keywords = "Disease control, Flavobacterium psychrophilum, Ultraviolet, Whirling disease",
author = "Ronald Hedrick and McDowell, {T. S.} and Marty, {G. D.} and K. Mukkatira and Dolores Baxa and Andree, {K. B.} and Z. Bukhari and T. Clancy",
year = "2000",
month = "8",
day = "10",
doi = "10.3354/dao042053",
language = "English (US)",
volume = "42",
pages = "53--59",
journal = "Diseases of Aquatic Organisms",
issn = "0177-5103",
publisher = "Inter-Research",
number = "1",

}

TY - JOUR

T1 - Ultraviolet irradiation inactivates the waterborne infective stages of Myxobolus cerebralis

T2 - A treatment for hatchery water supplies

AU - Hedrick, Ronald

AU - McDowell, T. S.

AU - Marty, G. D.

AU - Mukkatira, K.

AU - Baxa, Dolores

AU - Andree, K. B.

AU - Bukhari, Z.

AU - Clancy, T.

PY - 2000/8/10

Y1 - 2000/8/10

N2 - The effects of ultraviolet (UV) irradiation on the viability of the waterborne triactinomyxon stages of Myxobolus cerebralis were evaluated by vital staining and the infectivity for juvenile rainbow trout Oncorhynchus mykiss. A dose of 1300 mWs cm-2 was required to inactivate 100% of the triactinomyxons held under a static collimated beam of UV as determined by vital staining. Juvenile rainbow trout were protected from infections with M. cerebralis when exposed to 14 000 or 1400 triactinomyxon spores per fish that had been treated with the collimating beam apparatus (1300 mWs cm-2). Among all fish receiving UV-treated triactinomyxons, none had clinical signs of whirling disease, or evidence of microscopic lesions or spores of M. cerebralis after 5 mo at water temperatures of 15°C. In contrast, 100% of the fish receiving the higher dose of untreated triactinomyxons developed clinical signs of whirling disease and both microscopic signs of infection and spores were detected in all of the high and low dose trout receiving untreated triactinomyxon exposures. Two additional trials evaluated the Cryptosporidium Inactivation Device (CID) for its ability to treat flow-through 15°C well water to which triactinomyxons were added over a 2 wk period. CID treatments of a cumulative dose exceeding 64 000 triactinomyxons per fish protected juvenile rainbow from infections with M. cerebralis. Rainbow trout controls receiving the same number of untreated triactinomyxons developed both microscopic lesions and cranial spore concentrations up to 104.6 per 1/2 head, although no signs of clinical whirling disease were observed. UV (126 mWs cm-2, collimated beam apparatus) was also effective in killing Flavobacterium psychrophilum, the agent causing salmonid bacterial coldwater disease, as demonstrated by the inability of bacterial cells to grow on artificial media following UV treatment.

AB - The effects of ultraviolet (UV) irradiation on the viability of the waterborne triactinomyxon stages of Myxobolus cerebralis were evaluated by vital staining and the infectivity for juvenile rainbow trout Oncorhynchus mykiss. A dose of 1300 mWs cm-2 was required to inactivate 100% of the triactinomyxons held under a static collimated beam of UV as determined by vital staining. Juvenile rainbow trout were protected from infections with M. cerebralis when exposed to 14 000 or 1400 triactinomyxon spores per fish that had been treated with the collimating beam apparatus (1300 mWs cm-2). Among all fish receiving UV-treated triactinomyxons, none had clinical signs of whirling disease, or evidence of microscopic lesions or spores of M. cerebralis after 5 mo at water temperatures of 15°C. In contrast, 100% of the fish receiving the higher dose of untreated triactinomyxons developed clinical signs of whirling disease and both microscopic signs of infection and spores were detected in all of the high and low dose trout receiving untreated triactinomyxon exposures. Two additional trials evaluated the Cryptosporidium Inactivation Device (CID) for its ability to treat flow-through 15°C well water to which triactinomyxons were added over a 2 wk period. CID treatments of a cumulative dose exceeding 64 000 triactinomyxons per fish protected juvenile rainbow from infections with M. cerebralis. Rainbow trout controls receiving the same number of untreated triactinomyxons developed both microscopic lesions and cranial spore concentrations up to 104.6 per 1/2 head, although no signs of clinical whirling disease were observed. UV (126 mWs cm-2, collimated beam apparatus) was also effective in killing Flavobacterium psychrophilum, the agent causing salmonid bacterial coldwater disease, as demonstrated by the inability of bacterial cells to grow on artificial media following UV treatment.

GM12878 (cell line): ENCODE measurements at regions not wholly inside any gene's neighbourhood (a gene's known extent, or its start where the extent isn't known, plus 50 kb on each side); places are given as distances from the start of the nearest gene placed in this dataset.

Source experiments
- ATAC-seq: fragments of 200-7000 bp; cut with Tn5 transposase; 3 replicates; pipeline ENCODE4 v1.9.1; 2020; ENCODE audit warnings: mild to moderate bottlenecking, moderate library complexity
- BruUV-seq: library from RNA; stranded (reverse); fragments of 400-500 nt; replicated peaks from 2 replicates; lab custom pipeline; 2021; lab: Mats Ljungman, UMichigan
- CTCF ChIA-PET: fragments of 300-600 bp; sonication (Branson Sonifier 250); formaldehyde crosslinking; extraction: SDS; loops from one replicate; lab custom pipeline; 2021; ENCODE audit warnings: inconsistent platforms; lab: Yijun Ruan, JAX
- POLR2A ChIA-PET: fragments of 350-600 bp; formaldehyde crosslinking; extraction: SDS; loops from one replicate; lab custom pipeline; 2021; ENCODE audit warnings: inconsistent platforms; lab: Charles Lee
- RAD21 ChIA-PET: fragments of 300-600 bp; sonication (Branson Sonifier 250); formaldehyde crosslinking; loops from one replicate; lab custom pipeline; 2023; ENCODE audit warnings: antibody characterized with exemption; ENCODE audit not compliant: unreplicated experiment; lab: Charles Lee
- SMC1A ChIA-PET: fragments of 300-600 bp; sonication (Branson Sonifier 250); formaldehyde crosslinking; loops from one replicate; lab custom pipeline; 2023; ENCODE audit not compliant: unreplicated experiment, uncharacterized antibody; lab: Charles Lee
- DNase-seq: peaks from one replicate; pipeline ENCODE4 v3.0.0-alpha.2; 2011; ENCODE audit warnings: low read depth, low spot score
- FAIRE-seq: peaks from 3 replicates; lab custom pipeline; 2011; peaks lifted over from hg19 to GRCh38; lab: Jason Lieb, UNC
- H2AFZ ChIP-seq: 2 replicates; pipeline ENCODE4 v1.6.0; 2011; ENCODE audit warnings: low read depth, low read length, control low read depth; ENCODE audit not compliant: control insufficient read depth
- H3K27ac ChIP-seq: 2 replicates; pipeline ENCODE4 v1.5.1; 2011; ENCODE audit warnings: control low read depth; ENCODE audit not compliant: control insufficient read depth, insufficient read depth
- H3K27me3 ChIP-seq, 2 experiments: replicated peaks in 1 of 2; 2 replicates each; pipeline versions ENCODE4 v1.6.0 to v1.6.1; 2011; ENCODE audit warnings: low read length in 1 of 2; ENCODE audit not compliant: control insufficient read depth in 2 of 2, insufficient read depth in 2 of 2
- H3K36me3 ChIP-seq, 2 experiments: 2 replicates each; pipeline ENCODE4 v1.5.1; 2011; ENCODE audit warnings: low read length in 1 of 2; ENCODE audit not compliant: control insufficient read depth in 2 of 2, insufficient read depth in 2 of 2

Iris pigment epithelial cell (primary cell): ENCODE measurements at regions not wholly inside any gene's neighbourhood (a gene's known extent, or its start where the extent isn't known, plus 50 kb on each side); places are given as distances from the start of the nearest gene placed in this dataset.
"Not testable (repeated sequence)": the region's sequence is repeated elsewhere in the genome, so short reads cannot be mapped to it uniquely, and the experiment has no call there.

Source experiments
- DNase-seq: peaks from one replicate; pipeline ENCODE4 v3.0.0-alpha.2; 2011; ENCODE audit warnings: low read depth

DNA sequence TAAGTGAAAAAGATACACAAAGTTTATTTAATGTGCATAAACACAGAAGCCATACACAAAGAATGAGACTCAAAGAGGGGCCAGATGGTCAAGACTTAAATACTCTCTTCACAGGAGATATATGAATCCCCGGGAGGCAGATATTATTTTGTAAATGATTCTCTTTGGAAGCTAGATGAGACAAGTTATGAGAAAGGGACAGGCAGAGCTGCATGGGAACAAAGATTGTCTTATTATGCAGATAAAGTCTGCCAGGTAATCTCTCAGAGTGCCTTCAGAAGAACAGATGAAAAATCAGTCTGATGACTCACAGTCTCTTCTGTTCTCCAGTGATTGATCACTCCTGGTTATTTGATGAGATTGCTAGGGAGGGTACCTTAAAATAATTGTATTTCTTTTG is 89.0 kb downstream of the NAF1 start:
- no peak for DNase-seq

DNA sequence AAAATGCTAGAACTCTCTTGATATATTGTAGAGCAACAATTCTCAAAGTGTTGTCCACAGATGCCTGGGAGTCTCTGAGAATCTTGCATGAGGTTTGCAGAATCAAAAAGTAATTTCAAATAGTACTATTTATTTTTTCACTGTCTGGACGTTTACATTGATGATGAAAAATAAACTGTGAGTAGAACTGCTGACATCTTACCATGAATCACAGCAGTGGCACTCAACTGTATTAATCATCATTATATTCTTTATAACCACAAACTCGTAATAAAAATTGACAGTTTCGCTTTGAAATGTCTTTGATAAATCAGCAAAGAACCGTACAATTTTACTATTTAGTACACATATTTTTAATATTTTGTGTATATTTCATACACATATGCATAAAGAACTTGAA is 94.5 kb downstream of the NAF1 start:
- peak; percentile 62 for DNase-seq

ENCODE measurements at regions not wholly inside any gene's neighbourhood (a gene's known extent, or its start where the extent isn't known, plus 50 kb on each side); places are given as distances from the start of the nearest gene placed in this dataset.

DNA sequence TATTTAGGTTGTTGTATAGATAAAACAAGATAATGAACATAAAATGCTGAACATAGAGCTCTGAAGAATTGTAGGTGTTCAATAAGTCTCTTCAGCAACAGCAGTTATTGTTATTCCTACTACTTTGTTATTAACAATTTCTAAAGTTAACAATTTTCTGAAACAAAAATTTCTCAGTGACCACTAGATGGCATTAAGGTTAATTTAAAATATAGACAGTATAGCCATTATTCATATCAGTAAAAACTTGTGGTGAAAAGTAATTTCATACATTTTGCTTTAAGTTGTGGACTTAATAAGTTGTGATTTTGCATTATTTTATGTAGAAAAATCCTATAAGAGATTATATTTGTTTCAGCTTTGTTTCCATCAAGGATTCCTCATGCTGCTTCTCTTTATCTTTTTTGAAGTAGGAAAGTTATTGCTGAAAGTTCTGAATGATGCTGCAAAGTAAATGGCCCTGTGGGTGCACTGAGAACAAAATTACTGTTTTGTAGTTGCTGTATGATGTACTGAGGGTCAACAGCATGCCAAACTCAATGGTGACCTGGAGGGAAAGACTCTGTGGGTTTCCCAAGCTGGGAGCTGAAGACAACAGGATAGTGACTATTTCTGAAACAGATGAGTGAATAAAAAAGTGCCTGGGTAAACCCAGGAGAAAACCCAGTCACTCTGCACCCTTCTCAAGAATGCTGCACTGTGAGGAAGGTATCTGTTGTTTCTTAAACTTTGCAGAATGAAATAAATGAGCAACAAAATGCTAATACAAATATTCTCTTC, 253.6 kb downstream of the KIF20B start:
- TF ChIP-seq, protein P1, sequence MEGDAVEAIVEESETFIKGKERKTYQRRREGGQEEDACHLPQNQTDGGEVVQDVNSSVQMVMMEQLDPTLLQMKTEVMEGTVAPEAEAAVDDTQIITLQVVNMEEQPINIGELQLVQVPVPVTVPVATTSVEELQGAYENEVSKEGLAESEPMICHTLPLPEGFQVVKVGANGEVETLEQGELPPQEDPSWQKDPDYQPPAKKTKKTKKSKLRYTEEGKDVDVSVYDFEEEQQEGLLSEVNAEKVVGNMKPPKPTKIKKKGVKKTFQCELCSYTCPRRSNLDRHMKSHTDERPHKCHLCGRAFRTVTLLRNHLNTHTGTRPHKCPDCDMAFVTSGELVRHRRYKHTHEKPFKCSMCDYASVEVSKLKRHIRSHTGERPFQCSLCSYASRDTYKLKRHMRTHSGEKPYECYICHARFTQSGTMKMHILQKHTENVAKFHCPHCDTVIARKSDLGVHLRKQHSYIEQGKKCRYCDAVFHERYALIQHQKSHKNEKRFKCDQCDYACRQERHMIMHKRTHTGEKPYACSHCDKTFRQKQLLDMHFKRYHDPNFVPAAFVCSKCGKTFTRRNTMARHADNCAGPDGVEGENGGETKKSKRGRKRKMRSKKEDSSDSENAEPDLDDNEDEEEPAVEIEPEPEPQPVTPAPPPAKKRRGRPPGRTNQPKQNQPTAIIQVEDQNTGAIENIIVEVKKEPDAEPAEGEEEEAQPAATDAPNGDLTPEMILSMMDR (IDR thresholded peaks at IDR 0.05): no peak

KW - Disease control

KW - Flavobacterium psychrophilum

KW - Ultraviolet

KW - Whirling disease

UR - http://www.scopus.com/inward/record.url?scp=0034632692&partnerID=8YFLogxK

UR - http://www.scopus.com/inward/citedby.url?scp=0034632692&partnerID=8YFLogxK

U2 - 10.3354/dao042053

DO - 10.3354/dao042053

M3 - Article

VL - 42

SP - 53

EP - 59

JO - Diseases of Aquatic Organisms

JF - Diseases of Aquatic Organisms

SN - 0177-5103

IS - 1

ER -